We all know the iconic evolutionary tale of fish emerging from the sea and developing legs to become land-based animals. Scientists have discovered that long before fish developed limbs some 385 million years ago, their eyes tripled in size and shifted from the sides of their heads to the tops of their heads. Larger eyes enhanced their ability to see farther and more in depth above the water line (through air) rather than through water. This change likely spurred these crocodile-like animals to shift toward land in order to hunt prey. In essence, seeing resulted in a new way of being.
Read more in the abstract, Massive increase In visual range preceded the origin of terrestrial species.
The Chromosome Y Connection to Infectious Disease
Researchers from the Dept. of Medicine at the University of Vermont have noted that the male species ranging from humans to insects are more vulnerable than females to parasitic, fungal, bacterial and viral infections. One theory posits that testosterone may play a role in suppressing immunity allowing for greater susceptibility. However, these researchers also found susceptibility to Influenza A virus, was due to a genetic variation in the Y Chromosome. For more, read the abstract, Genetic variation in chromosome Y regulates susceptibility to influenza A virus infection.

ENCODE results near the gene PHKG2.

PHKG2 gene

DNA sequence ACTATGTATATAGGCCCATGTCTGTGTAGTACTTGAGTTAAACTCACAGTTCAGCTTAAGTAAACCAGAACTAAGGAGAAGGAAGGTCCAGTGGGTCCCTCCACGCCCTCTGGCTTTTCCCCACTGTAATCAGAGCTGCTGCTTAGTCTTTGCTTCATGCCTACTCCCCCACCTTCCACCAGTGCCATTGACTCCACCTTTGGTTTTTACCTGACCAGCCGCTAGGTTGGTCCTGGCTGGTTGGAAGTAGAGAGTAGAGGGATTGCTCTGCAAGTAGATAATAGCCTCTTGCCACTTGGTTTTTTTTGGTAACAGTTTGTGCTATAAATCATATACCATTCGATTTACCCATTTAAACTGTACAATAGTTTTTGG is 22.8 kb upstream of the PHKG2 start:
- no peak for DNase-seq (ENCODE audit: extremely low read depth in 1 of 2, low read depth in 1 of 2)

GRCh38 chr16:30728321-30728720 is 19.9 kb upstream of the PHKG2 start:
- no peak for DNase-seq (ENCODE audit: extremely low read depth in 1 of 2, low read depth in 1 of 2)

Mirror, Mirror on the Wall
Which animal species is the most self-aware of them all? Research scientists found that Rhesus monkeys among other species—such as elephants, magpies, gorillas, and chimps, etc.– are able to pass the mark test which involves seeing one’s reflection in a mirror and touching a dyed mark on the forehead. The mirror test is considered a litmus test for self-awareness but in some cases can indicate more than just simple recognition. Some researchers believe this can be taught; others don’t. The environment may play a larger role by influencing behaviors displayed in front of a mirror unrelated to self-awareness. So next time your pets are staring into the mirror, their thoughts may be deeper than you think.
To read more, visit the PNAS Journal article, Can self-awareness be taught? Monkeys pass the mirror test—again